Free Study Guide for Into the Wild by Jon Krakauer|
LITERATURE NOTES FOR INTO THE WILD BY JON KRAKAUER
In Chapter 6, we learn that after leaving Jan and Bob, Alex met Ron Frantz. Frantz gave him a ride to his camp at Oh-My-God Hotsprings. Frantz, who had lost his wife and only son some forty years earlier in a car accident, felt a connection with Alex. Frantz and Alex developed a relationship and spent a lot of time together. Frantz, who was a leatherworker, instructed Alex in the craft. Frantz also fed Alex. One day Alex announced that he was going to San Diego. Frantz was sad, but insisted on driving him. McCandless went on to Seattle, but returned soon to California. In California, McCandless met up with Frantz again. Alex wanted to go out to South Dakota, where Wayne Westerberg had a job waiting for him-- Frantz drove him part way there, video-taping their journey. Later, Alex wrote Frantz a letter from South Dakota, urging him to become more nomadic. Frantz took his advice, and occupied Alex’s old campsite.
In chapter 7, Krakauer meets with Wayne Westerberg--the man for whom Alex worked in South Dakota. Westerberg says that Alex would do the jobs that no one else wanted because they were too tedious or too dirty. Westerberg notes that Alex, however, was not mechanically inclined or imbued with common sense. While working for Westerberg, Alex became close to Westerberg’s girlfriend, Gail Borah. Though, neither Westerberg nor Borah knew exactly what happened between McCandless and his family.
Borah confirms Jan Burres’s analysis of Alex’s personality: he often kept to himself but could be a lot of fun in a crowd. One night Borah convinced Alex to dance with her in a bar and they had a great time. Through discussions with Borah, Burres, and McCandless’s sister, Carine, Krakauer concludes that McCandless led a chaste life; he claims there is no evidence to suggest that McCandless had sexual relationships with either men or women.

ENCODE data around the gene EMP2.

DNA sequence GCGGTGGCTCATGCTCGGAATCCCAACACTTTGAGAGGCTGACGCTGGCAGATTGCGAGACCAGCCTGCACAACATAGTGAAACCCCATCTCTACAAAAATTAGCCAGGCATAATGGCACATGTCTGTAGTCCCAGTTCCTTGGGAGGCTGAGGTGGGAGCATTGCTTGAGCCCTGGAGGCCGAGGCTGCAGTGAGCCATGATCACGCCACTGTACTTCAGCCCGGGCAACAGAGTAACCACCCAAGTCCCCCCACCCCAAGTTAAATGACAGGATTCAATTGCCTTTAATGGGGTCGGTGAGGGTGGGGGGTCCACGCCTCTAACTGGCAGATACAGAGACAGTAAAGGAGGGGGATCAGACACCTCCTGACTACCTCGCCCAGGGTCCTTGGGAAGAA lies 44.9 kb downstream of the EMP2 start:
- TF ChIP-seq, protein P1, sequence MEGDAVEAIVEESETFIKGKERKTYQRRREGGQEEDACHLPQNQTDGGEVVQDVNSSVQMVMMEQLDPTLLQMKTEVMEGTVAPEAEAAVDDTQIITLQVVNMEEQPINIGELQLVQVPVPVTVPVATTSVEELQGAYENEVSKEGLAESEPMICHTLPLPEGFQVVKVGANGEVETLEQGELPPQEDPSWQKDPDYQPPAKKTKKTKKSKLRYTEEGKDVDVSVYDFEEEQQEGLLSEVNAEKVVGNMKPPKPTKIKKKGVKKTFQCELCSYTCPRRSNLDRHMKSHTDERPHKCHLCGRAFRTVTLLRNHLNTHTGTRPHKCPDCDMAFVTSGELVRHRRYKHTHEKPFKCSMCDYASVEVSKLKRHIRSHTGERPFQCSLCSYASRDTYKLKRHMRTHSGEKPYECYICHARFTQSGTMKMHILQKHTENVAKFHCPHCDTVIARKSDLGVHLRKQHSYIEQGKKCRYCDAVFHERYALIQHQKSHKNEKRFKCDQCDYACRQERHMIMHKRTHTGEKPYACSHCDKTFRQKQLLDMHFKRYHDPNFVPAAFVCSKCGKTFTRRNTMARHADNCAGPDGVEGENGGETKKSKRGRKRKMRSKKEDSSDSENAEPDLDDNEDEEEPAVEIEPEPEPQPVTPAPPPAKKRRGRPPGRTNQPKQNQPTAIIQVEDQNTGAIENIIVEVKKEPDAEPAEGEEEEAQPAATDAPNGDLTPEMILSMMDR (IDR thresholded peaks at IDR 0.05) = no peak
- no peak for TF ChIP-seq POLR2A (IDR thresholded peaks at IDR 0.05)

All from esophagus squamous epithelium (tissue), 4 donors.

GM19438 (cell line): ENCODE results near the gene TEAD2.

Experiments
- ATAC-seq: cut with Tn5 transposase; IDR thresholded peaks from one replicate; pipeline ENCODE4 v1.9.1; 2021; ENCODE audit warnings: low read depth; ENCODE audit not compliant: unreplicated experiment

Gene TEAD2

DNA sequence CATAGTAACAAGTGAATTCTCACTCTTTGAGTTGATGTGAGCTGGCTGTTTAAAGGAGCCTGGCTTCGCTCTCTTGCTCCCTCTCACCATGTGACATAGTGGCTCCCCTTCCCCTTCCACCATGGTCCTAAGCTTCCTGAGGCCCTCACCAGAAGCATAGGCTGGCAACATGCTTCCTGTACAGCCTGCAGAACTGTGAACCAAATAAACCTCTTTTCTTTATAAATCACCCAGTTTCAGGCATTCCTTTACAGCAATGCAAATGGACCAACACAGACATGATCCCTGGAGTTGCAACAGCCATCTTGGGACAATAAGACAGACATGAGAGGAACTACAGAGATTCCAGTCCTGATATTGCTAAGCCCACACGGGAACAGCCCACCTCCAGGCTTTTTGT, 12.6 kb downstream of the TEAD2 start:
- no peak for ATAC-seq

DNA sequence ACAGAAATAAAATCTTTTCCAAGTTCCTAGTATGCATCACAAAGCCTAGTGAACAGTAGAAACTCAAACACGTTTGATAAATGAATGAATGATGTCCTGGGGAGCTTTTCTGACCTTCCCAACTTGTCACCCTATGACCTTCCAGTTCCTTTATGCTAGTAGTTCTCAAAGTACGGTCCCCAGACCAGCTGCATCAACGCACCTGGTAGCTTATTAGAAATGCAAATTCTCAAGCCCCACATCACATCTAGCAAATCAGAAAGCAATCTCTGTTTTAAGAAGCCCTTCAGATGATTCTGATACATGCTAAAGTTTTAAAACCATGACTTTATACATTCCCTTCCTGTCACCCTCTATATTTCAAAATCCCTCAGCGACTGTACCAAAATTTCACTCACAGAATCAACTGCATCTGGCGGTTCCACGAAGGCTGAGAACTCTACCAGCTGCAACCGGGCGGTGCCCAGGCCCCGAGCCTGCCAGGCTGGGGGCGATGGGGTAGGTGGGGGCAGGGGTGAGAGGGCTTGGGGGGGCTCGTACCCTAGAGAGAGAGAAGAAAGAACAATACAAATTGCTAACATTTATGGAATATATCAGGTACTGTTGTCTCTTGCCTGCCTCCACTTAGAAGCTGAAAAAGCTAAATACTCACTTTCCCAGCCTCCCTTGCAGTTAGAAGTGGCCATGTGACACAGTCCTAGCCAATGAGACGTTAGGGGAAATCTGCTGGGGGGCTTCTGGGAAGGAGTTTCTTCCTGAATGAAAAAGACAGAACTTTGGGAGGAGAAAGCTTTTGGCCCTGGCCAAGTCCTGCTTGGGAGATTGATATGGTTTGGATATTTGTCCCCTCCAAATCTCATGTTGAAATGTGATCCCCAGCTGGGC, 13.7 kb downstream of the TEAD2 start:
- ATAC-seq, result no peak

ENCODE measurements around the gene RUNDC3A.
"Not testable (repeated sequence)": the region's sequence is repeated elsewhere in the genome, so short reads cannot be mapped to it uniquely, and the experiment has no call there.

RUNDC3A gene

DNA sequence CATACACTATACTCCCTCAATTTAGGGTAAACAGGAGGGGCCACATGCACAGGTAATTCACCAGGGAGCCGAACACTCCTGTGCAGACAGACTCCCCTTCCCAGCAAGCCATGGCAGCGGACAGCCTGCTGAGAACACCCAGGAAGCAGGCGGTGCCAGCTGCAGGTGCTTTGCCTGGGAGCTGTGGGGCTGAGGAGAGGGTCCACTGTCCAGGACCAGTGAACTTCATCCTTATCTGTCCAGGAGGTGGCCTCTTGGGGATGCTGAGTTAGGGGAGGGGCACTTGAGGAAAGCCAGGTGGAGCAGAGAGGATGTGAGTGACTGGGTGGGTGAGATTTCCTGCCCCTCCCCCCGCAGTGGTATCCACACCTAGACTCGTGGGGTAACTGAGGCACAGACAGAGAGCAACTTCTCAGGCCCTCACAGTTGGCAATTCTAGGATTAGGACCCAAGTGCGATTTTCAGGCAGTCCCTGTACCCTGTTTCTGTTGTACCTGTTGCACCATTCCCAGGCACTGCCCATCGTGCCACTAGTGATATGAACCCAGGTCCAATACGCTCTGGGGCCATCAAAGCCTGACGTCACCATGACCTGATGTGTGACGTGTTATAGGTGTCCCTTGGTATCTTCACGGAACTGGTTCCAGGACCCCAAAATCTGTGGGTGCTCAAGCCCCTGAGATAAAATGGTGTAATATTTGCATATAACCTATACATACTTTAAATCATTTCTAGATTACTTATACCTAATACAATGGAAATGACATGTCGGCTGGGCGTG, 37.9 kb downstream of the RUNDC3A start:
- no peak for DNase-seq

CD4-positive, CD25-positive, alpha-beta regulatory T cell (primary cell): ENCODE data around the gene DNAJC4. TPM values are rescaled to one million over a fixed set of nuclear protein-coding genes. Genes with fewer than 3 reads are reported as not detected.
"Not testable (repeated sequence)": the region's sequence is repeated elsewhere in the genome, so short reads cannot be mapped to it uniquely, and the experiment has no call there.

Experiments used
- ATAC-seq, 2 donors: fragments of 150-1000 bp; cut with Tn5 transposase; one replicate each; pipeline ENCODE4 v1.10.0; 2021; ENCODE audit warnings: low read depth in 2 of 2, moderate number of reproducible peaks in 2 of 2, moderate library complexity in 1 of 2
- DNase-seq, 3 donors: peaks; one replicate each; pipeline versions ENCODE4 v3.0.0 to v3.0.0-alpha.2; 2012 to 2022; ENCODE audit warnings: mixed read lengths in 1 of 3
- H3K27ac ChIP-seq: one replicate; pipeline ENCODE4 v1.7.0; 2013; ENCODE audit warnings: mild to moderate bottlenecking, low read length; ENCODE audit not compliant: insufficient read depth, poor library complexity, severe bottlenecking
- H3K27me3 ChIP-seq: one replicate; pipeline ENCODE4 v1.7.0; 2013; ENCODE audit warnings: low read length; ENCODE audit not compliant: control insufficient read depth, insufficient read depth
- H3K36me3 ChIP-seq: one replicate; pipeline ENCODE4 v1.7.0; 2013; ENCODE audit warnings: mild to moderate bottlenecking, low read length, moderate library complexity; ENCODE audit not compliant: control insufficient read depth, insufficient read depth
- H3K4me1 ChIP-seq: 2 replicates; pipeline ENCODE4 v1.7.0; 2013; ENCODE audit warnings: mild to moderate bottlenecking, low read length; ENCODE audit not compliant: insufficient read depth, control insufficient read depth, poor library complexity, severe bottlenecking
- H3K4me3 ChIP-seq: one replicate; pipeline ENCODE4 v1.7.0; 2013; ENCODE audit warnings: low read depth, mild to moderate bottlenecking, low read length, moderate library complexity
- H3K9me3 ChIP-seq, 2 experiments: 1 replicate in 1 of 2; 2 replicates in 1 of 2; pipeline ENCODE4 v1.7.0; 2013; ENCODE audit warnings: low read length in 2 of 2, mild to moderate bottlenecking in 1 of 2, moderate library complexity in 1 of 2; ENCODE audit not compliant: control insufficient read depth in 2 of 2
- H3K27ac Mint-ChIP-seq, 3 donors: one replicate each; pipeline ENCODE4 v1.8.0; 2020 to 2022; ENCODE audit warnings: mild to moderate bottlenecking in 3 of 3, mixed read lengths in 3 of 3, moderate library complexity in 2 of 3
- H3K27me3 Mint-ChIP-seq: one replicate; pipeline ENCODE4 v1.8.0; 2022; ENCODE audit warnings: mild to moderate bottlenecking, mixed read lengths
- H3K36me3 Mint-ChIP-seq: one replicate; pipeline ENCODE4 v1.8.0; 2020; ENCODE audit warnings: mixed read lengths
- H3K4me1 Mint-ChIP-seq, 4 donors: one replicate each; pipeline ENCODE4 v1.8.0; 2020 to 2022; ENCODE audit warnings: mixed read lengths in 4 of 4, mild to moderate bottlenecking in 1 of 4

Westerberg got the impression that Alaska would be McCandless’s last
big adventure. McCandless planned to settle down and write a book about
his journeys when he left Alaska. In April, Westerberg asked McCandless
if he would stay in South Dakota for a few more weeks because he was shorthanded.
McCandless would not even consider it; he was set on leaving. On April
27, 1992, McCandless sent postcards to his friends, showing he had arrived
in Fairbanks, Alaska.
These chapters introduce the reader to the “characters” McCandless meets on his journey. The cast is a motley crew of drifters, lost souls, and tough guys with big hearts. Moreover, they are invaluable sources for Krakauer as he attempts to piece together Chris’s last days. The reader should consider the way Krakauer presents these sources. For much of this period, he has nothing left by Chris to construct the story--he has to rely on the testimony of the people he met. Krakauer seems to trust what these people tell him; however, it does not seem to matter how true their stories are. Whether or not Chris spent one night or ten with Jan, or learned how to craft a leather belt from Ron is not the focus of this section. Instead, Krakauer seems interested in characterizing Chris McCandless. Here, the people Chris knew seem to say they same things--he was frequently moody and sullen; yet, he also knew how to have a lot of fun. He was intelligent and passionate. He could not wait to get to Alaska.
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. 15 July 2014